shall be liable for fines as high as  Rs 25 lakhs, or three times the sum of insider trading income, whichever is greater. The Act further prescribes that insider dealing is punishable by up to 10 years in jail. In SEBI v DSQ Biotech Ltd, the court held the Mr DSQ liable under Section 11 of SEBI Act and debarred the company from dealing in the securities market for 5 years.[vi] But generally, it is seen that most of the matters of insider trading are settled with the consent of SEBI. Defaulters just pay the penalty and are free to go but the profit defaulters make is much higher than the penalties they pay. In the case of TATA Finance Ltd. (TFL), a subsidiary of TATA, Nishkalpa made a loss of seventy-nine crore rupees but this information was to be made public next month and Dilip Pendse, MD of Nishkalpa, leaked this information to his wife and they drew their shares from the company. Mr. Pendse was found guilty of insider trading and was fined with Rs 5,00,000 but no legal action was taken against him.[vii]

    A study of the major cases on the topic shows a rather negative picture, including both views of SEBI’s ability to prosecute defaulters and launch criminal proceedings towards them. Part of this is inevitable because instances of insider trading are hard to verify. Yet even if the investigation is launched, the matter is usually resolved by orders of agreement or on the payment of meagre sanctions.

    CONCLUSION

    SEBI has time and again amended anti-insider trading laws. It has to strengthen ways to regulate the mechanism and has also improved the surveillance method. With the amendment in the definition of ‘Insider’ in 2002, SEBI now can include different types of cases under insider trading.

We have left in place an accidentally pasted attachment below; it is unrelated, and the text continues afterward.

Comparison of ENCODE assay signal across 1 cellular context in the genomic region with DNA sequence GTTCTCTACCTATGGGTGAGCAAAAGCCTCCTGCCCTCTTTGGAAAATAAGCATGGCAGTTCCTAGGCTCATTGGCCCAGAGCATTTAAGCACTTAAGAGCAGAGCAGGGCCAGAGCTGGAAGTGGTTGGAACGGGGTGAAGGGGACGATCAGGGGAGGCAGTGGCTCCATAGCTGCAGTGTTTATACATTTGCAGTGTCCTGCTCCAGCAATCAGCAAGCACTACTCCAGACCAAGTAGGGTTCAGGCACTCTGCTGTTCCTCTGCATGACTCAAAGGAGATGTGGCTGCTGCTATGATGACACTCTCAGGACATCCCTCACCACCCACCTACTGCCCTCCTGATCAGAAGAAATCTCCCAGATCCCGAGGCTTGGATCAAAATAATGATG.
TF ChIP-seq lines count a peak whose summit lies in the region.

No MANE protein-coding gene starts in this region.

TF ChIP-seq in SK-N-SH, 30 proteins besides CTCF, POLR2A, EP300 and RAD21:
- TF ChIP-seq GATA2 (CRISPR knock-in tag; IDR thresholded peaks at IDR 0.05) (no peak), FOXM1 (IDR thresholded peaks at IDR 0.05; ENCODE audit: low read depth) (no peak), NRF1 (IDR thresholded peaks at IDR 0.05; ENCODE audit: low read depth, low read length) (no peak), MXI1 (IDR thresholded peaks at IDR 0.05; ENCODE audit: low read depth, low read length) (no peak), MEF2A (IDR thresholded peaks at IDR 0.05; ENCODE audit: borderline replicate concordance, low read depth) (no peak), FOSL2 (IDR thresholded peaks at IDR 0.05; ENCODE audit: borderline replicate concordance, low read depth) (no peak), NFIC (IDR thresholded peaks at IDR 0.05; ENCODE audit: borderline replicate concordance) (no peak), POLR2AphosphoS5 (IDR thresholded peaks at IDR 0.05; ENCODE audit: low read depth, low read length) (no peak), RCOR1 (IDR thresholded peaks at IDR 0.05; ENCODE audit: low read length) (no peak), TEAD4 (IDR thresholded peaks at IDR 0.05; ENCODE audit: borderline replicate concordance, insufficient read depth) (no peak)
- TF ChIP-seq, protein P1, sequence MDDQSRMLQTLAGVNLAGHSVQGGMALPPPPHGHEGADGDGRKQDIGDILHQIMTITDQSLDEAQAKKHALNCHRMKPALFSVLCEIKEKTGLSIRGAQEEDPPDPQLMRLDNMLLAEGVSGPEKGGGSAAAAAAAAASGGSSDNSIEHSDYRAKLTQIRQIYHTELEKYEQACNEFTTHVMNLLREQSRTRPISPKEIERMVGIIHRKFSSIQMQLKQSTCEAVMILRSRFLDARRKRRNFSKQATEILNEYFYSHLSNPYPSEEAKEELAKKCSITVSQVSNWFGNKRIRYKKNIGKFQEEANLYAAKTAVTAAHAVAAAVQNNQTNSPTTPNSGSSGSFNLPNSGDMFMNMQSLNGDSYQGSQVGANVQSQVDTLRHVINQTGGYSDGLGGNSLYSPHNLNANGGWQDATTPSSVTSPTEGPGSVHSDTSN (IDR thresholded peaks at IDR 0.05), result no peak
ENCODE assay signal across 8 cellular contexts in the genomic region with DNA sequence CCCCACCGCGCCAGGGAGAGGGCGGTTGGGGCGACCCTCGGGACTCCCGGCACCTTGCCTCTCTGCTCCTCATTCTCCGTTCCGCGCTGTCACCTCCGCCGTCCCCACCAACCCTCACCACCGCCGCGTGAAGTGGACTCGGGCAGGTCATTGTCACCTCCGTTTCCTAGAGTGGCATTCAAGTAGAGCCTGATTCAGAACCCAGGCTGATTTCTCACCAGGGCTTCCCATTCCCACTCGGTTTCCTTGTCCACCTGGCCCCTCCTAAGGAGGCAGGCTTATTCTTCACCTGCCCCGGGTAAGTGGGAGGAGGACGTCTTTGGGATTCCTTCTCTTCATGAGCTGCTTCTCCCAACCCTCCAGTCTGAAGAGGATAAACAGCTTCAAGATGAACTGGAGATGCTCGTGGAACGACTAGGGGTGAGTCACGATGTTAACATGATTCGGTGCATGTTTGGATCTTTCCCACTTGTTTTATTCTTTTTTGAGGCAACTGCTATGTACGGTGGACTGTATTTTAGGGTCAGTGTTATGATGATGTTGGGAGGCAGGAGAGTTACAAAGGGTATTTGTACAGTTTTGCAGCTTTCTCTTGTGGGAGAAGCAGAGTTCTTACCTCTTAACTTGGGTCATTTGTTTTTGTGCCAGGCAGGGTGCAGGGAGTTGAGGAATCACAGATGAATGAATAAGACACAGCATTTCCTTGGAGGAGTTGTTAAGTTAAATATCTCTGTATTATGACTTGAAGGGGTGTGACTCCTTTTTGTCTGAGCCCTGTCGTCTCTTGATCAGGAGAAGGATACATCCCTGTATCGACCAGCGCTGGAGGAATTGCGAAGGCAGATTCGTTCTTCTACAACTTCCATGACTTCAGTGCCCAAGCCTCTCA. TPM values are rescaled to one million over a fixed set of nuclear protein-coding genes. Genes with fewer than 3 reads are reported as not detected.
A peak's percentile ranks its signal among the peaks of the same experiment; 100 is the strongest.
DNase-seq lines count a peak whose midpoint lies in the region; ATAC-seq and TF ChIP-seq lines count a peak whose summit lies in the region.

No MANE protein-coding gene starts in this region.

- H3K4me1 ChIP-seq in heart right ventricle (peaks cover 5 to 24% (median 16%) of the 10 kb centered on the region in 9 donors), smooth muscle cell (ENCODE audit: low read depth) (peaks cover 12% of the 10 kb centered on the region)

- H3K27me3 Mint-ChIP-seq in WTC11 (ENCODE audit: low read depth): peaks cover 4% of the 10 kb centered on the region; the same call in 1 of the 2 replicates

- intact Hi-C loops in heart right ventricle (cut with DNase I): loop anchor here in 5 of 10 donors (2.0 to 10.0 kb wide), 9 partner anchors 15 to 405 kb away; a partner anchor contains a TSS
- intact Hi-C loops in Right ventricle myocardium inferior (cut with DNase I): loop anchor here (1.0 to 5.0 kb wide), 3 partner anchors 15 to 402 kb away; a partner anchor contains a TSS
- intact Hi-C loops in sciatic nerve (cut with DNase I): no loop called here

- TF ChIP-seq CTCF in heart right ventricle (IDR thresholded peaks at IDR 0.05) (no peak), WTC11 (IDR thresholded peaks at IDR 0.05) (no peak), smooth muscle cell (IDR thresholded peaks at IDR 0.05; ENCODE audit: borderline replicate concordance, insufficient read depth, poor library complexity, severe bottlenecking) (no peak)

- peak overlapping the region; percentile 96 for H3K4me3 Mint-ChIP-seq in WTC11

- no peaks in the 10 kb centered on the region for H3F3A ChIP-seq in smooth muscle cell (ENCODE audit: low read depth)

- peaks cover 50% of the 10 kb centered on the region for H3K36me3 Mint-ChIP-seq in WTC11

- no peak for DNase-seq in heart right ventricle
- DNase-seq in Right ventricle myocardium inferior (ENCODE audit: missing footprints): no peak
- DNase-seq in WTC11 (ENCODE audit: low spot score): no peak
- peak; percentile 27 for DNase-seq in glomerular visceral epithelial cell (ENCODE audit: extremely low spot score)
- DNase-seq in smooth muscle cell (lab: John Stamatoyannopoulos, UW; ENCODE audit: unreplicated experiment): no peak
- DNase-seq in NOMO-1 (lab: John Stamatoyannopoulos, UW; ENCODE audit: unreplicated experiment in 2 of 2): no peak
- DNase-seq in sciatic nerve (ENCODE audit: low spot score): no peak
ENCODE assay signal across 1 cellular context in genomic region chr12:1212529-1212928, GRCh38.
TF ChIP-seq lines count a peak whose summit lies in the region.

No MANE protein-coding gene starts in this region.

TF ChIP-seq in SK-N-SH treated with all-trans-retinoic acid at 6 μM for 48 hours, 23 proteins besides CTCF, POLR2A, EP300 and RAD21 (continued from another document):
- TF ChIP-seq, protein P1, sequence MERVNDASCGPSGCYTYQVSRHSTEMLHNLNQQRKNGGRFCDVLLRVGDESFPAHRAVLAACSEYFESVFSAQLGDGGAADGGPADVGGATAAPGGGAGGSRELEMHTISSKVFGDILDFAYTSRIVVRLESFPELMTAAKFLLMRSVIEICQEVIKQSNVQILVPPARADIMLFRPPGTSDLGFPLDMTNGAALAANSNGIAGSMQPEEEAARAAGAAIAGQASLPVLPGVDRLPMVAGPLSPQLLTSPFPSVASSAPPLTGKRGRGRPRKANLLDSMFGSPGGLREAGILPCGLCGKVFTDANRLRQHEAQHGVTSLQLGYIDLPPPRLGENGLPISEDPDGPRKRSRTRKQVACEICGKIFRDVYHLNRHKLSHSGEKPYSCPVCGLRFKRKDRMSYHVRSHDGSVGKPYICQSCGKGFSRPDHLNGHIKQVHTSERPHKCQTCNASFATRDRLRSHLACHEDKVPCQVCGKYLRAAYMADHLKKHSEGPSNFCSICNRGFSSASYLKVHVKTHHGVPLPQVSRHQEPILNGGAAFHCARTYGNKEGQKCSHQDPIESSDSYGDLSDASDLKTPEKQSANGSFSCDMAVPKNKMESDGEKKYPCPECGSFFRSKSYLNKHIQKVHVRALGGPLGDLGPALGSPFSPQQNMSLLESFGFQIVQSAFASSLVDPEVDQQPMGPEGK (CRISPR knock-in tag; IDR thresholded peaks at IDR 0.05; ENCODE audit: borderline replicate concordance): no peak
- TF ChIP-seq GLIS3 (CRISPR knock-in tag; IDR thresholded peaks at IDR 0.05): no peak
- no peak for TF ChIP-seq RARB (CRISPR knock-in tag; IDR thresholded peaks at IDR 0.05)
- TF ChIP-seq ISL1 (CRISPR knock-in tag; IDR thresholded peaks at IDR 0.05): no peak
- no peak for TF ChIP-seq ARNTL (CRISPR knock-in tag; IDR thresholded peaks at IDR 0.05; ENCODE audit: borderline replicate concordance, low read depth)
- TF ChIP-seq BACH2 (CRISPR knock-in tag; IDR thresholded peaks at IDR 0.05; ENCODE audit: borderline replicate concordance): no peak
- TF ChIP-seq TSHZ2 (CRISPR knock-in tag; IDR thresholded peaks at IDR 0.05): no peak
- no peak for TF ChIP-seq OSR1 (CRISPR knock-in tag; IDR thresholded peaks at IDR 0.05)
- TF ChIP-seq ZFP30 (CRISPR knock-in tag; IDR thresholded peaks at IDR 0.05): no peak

Notwithstanding all these steps and reforms, SEBI was unable to implement and use these laws to curb the cases most of the time, disputes are resolved or dismissed due to lack of evidence. SEBI should not promote any insider trading information and should announce incentives for the same. SEBI should also learn from its US counterpart, who has been very successful in combating insider trading cases.

    Furthermore, SEBI should be given assistance from the central agencies like the Central Economic Bureau of Investigation (CEBI) to investigate and solve cases of insider trading in a better way and quickly. Also, the biggest issue is faced by investors in the cases of insider trading as they put both their money and trust in the companies. SEBI should provide for better mechanisms to deal with investors if they are victims of insider trading. It should make a list of investors who have been affected by the false trading and should calculate their collective losses then notice should be issued so that investors can individually collect compensations for their losses from the money recovered by the way of penalties. This is an important step to maintain the trust of investors in the stock market.  

    Insider trading is a very old phenomenon and it is a very deeply ingrained stock market issue that will possibly never be done, but SEBI should take strict action against people if they are indulging in insider trading so that others are prevented from doing the same and should also raise awareness about insider trading and why it is wrong. 

    REFERENCES

    [i] Securities and Exchange Board of India (Prohibition of Insider Trading) Regulations, 1992, s.2(h)(ha).

    [ii] Securities and Exchange Board of India (Prohibition of Insider Trading) (Amendment) Regulations, 2008.

    [iii] [1998] SCL 311.

    [iv] Securities and Exchange Board of India Act, 1992, s.11(2g).

    [v] Securities and Exchange Board of India Act ,1992, s.15G.

    [vi] [2003] MANU SB 0033.

    [vii] https://tradebrains.in/ (Last visited September 20, 2020).

    BY- Prakhya Shah | United World School of Law, Karnavati University, Gandhinagar